Economists expect the global economy to plod along for the next couple of years – as long as politicians don’t upset the recovery.
The Organisation of Economic Co-operation and Development (OECD) confirms a veneer of recovery is hiding fragile financial markets and economies.
The club of 34 of the world’s leading developed nations fears poor policy decisions by governments could still tip the global economy back into recession and is urging them to carefully consider the consequences of change.
The warning comes in the latest OECD Economic Outlook report.
“The recovery is happening, but very slowly and no doubt there will be some upsets on the way,” said OECD Secretary-General Angel Gurría.
“More brinkmanship is likely in Washington when discussing the federal borrowing limits next year and tapering of asset purchase by the Federal Reserve could trigger volatility in the markets.
“Other danger zones include the single currency in Europe and Japan’s radical fiscal policy to stimulate growth.”
Looking at the GDP performance of OECD members, which include the US, UK, Japan and many European Union nations, average growth for 2013 is 1.2%.
The outlook forecasts increases to 2.3% next year and 2.7% in 2015.
In comparison, the global economy is growing at a rate of 2.7% this year and is predicted to speed up to 3.6% next year and 3.9% in 2015.
The comparison shows a clear two-speed world economy driven by faster growth in emerging nations like China, India and Brazil that are not members of the OECD.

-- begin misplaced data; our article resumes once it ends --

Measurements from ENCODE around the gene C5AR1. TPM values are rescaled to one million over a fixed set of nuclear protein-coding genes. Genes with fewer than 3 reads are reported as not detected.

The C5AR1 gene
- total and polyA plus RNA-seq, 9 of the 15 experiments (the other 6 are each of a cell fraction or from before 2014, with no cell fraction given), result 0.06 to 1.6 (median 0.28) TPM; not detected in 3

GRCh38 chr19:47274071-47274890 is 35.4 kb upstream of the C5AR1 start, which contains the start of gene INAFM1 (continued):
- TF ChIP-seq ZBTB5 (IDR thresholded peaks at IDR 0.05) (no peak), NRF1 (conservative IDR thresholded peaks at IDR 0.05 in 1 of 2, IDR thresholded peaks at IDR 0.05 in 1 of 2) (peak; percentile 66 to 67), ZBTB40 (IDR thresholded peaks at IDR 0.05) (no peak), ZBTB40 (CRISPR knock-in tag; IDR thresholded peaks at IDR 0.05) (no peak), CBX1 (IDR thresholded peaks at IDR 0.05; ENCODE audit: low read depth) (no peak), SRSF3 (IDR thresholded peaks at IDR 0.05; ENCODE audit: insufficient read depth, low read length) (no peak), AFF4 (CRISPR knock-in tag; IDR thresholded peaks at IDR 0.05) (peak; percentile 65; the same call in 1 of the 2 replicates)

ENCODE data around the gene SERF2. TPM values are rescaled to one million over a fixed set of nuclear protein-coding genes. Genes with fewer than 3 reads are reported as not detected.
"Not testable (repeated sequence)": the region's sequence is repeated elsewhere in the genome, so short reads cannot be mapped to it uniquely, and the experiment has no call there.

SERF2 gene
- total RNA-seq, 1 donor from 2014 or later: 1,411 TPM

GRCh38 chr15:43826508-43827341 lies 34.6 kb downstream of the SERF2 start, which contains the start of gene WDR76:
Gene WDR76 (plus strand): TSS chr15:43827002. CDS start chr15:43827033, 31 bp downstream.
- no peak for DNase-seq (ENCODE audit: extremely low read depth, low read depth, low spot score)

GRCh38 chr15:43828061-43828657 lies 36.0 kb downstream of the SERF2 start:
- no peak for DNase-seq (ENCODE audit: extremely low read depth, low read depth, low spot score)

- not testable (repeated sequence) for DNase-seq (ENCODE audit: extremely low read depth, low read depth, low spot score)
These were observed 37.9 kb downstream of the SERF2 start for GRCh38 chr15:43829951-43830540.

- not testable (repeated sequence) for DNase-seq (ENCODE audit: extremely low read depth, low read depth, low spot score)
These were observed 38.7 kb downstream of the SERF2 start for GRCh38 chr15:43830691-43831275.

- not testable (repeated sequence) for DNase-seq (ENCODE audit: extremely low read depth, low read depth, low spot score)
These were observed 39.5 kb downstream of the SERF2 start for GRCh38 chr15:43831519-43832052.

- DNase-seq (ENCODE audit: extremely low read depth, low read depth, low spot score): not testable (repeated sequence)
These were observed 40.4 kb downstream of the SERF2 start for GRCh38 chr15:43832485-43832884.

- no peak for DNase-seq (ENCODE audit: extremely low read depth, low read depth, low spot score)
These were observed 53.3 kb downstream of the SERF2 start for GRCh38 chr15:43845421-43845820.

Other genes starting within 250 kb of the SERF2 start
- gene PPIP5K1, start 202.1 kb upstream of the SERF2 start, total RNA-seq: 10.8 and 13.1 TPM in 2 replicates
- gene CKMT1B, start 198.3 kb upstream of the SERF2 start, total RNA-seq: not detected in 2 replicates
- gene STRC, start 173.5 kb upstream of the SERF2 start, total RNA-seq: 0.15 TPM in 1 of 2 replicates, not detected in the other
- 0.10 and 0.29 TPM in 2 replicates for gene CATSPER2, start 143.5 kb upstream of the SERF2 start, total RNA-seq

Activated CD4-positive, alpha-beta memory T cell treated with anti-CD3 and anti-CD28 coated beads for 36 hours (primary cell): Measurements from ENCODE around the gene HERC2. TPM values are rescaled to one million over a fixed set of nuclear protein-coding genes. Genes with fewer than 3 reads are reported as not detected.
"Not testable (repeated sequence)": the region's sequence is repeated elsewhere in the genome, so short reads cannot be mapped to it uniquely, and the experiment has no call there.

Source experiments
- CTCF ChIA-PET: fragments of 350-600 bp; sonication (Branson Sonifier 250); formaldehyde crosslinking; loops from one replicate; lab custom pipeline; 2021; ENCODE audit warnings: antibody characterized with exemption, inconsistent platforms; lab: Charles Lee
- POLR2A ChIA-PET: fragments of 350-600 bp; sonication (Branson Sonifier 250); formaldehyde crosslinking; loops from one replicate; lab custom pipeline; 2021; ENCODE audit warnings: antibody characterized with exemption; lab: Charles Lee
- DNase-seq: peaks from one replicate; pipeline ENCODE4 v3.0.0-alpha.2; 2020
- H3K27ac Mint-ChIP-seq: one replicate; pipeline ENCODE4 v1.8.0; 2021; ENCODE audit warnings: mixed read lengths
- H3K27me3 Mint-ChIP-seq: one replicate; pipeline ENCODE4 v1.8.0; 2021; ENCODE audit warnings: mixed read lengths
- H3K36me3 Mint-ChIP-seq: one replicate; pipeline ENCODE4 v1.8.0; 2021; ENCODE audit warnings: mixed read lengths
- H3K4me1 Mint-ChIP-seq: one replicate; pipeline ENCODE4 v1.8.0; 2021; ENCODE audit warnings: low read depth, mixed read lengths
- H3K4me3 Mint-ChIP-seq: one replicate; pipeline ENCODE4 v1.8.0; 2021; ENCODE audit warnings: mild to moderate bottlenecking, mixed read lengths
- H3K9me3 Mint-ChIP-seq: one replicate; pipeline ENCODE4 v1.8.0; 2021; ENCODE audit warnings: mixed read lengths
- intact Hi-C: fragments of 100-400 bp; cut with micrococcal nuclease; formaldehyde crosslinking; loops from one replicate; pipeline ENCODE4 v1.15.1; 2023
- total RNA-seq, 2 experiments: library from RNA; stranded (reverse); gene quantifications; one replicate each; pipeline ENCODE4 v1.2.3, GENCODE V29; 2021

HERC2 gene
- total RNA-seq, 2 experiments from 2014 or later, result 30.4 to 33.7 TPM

Even within the OECD, the report expects a GDP growth divide as emerging nations Chile, Turkey, Mexico, Korea and Israel outpace more established economies.
Growth expectations for the major economies are mixed:
- The US has a GDP growth rate of 2.9% in 2014 and 3.4% in 2015
- Japan is forecast to drop to 1.5% in 2014 and 1% rate in 2015
- The Eurozone will experience a gradual recovery, with growth of 1% in 2014 and 1.6% in 2015
- China will keep growing but at a slower rate than in recent years – probably around 5%
“Our concern is recovery has a downside,” said Gurria. “The recovery is not strong and is accompanied by slowing world trade, decreasing foreign investment and rising jobless rates, especially in Europe where we expect the rate to stay at 12% or more for another two years.
“Central banks should also keep further easing of their economies as an option to keep the recovery going.”